In 1967, writer Pierre Christin and illustrator Jean-Claude Mezieres first co-created the French comic book series “Valerian and Laureline.” The popular sci-fi adventures “inspired” future projects including George Lucas’ “Star Wars” (for an entertaining and informative look at how that inspiration went, and how generous Christin was regarding Lucas’ success, watch the Film Theorists’ YouTube video).
Now, 50 years after the team of intergalactic special agents first appeared, director Luc Besson has brought them to the big screen in “Valerian and the City of a Thousand Planets.” His live-action adaptation, many years in the making, introduces audiences to Major Valerian (Dane DeHaan) and Sgt. Laureline (Cara Delevingne), professional partners and, Valerian hopes, romantic ones, also. Despite their different ranks, Valerian and Laureline are very much equals, both in capabilities and in determination (slightly raising the question as to why the film isn’t named “Valerian and Laureline” just like its source comic). The possible romantic future of their relationship provides ongoing conflict for the two as they venture through the galaxy.
Their assignment is to go to the Big Market and recover a Converter, the last creature of its kind. The Converter comes from the planet Mul, destroyed 30 years earlier when a space war invaded the planet’s atmosphere. As the audience sees in early scenes, this Converter was the pet of Mul’s Princess Liho (Sasha Luss). The cute, multi-hued Converter (which should make a very successful licensed toy) is naturally able to ingest an item and then produce thousands of that same item. The Defence Minister (Herbie Hancock) orders Valerian and Laureline to confiscate the Converter and safely bring it to World State Federal Headquarters on the international space station, Alpha.
Of course, things aren’t that straightforward, leading Valerian and Laureline through adventures in both the Big Market and on Alpha. Along the way, they meet a variety of space beings including a trio of Doghan Daguis informants; Jolly (Ethan Hawke), a pimp in Pleasure Alley; Bubble (Rihanna), a talented Glampod who works for Jolly; and some of the original residents of Mul. Plus, Valerian and Laureline are assigned to guard Commander Filitt (Clive Owen), with whom they immediately clash.
Director/ writer Besson has adapted the original stories, which he enjoyed as a boy, into a quick moving narrative and a visual feast. Fortunately, despite “Valerian’s” abundant special-effects, the film doesn’t feel like it’s just one effects shot after the next. Instead, Besson has nicely balanced the interaction of the human cast with a variety of elaborate backgrounds and dramatic creatures.
For “Valerian,” Besson has assembled a multi-talented, international cast. American DeHaan (“Amazing Spider-man 2”) is teamed with British Delevingne (“Suicide Squad”) and they report to American jazz great Herbie Hancock. Pleasure Alley brings together American Hawke and Rihanna of Barbados. Chinese actor/ pop singer Kris Wu plays Sgt. Neza. The Netherlands’ Rutger Hauer has a cameo as President of the World State Federation while British Clive Owen brings a complex commanding officer to the screen. And, in a clever touch, Besson uses a series of film directors to play the various Alpha captains who welcome new inhabitants to the station over the centuries.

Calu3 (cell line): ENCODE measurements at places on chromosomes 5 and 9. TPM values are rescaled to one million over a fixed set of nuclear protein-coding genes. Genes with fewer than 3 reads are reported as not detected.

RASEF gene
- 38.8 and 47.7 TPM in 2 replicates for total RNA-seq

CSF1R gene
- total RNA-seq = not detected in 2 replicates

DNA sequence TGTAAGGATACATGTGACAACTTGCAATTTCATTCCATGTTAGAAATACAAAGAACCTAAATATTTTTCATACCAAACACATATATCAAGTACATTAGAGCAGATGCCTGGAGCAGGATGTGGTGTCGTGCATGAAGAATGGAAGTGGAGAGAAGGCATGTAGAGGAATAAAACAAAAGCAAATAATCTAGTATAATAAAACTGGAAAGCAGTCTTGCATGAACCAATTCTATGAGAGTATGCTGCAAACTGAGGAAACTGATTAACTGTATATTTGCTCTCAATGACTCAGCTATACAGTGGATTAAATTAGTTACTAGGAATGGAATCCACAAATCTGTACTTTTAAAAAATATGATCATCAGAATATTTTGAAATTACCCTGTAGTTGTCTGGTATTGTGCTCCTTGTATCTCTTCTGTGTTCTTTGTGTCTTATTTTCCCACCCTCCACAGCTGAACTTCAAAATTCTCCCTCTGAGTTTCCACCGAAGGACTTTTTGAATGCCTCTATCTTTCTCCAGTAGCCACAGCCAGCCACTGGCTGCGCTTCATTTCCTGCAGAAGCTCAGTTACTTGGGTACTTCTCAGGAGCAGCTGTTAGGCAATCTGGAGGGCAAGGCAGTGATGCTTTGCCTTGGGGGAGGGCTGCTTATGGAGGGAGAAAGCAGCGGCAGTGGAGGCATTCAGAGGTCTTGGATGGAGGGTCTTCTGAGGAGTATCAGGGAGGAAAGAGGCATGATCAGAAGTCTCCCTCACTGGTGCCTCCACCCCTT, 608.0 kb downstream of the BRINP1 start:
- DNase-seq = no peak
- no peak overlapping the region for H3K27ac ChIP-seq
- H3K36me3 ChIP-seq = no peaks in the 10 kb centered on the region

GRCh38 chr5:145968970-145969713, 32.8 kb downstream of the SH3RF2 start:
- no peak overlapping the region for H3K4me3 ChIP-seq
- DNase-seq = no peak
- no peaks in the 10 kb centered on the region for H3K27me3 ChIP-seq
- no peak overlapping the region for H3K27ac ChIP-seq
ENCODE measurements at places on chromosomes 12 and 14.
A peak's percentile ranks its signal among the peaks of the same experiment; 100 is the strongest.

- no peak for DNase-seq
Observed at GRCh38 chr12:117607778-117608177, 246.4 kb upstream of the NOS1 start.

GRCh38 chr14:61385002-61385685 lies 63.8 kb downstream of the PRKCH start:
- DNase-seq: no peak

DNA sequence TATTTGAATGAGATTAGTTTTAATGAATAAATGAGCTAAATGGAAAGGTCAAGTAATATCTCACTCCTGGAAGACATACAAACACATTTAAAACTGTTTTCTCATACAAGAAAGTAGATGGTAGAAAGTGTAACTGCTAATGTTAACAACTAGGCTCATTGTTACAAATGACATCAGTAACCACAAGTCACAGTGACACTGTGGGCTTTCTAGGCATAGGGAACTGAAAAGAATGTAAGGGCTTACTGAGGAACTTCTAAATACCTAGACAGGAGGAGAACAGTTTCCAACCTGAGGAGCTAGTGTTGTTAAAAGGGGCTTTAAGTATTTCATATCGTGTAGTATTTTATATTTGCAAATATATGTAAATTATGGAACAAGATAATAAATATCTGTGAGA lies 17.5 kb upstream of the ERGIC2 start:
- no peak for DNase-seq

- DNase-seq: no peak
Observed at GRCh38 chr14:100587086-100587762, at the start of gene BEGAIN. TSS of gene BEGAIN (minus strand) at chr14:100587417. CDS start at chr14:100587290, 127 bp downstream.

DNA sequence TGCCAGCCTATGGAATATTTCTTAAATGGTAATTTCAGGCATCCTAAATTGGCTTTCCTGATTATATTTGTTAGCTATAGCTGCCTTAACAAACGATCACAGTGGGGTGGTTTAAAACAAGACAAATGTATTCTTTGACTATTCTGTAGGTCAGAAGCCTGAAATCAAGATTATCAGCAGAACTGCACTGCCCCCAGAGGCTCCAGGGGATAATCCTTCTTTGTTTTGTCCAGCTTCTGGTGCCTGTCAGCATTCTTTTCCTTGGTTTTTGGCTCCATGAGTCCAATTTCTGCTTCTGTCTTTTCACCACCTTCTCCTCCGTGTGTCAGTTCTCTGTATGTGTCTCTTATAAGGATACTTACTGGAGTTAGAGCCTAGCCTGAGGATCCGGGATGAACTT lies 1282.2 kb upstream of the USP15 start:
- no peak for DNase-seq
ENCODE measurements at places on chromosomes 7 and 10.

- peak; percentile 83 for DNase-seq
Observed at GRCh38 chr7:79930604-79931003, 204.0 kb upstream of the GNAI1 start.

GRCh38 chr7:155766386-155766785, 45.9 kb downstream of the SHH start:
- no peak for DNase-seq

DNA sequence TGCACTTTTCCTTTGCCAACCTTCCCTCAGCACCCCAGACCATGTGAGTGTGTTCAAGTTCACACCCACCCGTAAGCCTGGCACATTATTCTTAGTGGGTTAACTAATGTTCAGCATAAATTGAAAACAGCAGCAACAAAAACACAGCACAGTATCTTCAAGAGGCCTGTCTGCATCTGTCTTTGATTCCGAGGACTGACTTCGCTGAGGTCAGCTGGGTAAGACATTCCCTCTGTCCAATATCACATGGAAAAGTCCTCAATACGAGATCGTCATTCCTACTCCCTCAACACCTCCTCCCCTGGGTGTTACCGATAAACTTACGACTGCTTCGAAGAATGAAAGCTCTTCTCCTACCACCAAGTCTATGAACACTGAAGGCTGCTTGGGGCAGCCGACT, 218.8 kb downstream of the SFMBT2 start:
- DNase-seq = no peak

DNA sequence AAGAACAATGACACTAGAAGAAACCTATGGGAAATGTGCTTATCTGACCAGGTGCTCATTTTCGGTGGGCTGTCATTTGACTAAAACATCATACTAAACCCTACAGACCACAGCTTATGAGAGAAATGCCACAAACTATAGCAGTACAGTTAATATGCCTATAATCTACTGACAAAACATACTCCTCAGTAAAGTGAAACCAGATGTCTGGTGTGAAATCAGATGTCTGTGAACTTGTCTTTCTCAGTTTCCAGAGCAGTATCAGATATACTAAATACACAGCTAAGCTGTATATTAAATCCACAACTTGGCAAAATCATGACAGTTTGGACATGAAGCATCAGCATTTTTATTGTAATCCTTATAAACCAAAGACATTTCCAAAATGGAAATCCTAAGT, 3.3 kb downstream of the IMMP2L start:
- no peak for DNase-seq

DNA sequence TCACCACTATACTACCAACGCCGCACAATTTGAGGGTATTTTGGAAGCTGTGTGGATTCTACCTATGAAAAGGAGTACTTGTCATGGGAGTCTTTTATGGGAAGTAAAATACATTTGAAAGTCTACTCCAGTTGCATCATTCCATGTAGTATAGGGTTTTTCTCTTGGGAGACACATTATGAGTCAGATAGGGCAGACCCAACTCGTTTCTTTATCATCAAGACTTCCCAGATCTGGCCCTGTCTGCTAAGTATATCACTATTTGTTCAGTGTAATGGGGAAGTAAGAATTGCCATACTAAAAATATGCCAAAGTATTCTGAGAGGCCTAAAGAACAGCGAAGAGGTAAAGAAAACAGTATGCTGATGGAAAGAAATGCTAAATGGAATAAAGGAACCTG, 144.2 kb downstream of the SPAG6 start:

One of the highlights of “Valerian” is Rihanna’s performance as Bubble. Bubble’s backstory and interaction with Valerian and Laureline leave the audience admiring her vulnerability and pride. The creativity in her striptease/ pole dance while her character morphs between various fantasy looks mesmerizes both Valerian and the audience (Bubble’s routine was jointly performed by Rihanna and dancer/ contortionist Emily Livingston). Producer Virginie Besson-Silla told Vanity Fair Magazine that in Bubble, Besson created a character that can “change into every man’s fantasy… but in a way that also appealed to women.”
“Valerian’s” action is enhanced by the film’s soundtrack. As David Bowie’s “Space Oddity” plays, the audience is introduced to the evolution of space station Alpha. Life on Mul before the planet is destroyed needs very little dialogue but is accompanied by Academy Award-winning composer Alexander Desplat’s beautiful, haunting melody. Bubble’s dance scene is set to “Bubble Dance” created by DJ Mustard and performed by Julien Rey. And the Bee Gees’ “Staying Alive” provides an upbeat, recognizable interjection into Pleasure Alley as part of the remix “We Trying to Stay Alive.”
The impressive and breathtaking worlds and creatures of “Valerian” were created by multiple special-effects companies. Digital effects were combined with actual, physical sets designed by Hugues Tissandier. Included in the physical sets is the beach paradise of Mul and a flying school bus which can convert into an armor-plated vehicle when needed. Overseeing the melding of the intricate designs was Oscar-winning effects supervisor Scott Stokdyk. Alien creature design concepts for the film were solicited by director Besson via a worldwide contest on Yahoo Style! Over 3000 entries were received and 20 appear in the final movie. And, complementing all the sets and characters are costumes by Olivier Beriot, providing French chic even when the setting is galactic grunge!
The choice of Bowie’s “Space Oddity” to open the film successfully sets the tone. Director Besson has delivered worlds in “Valerian” in which Bowie’s own Ziggy Stardust would have felt right at home.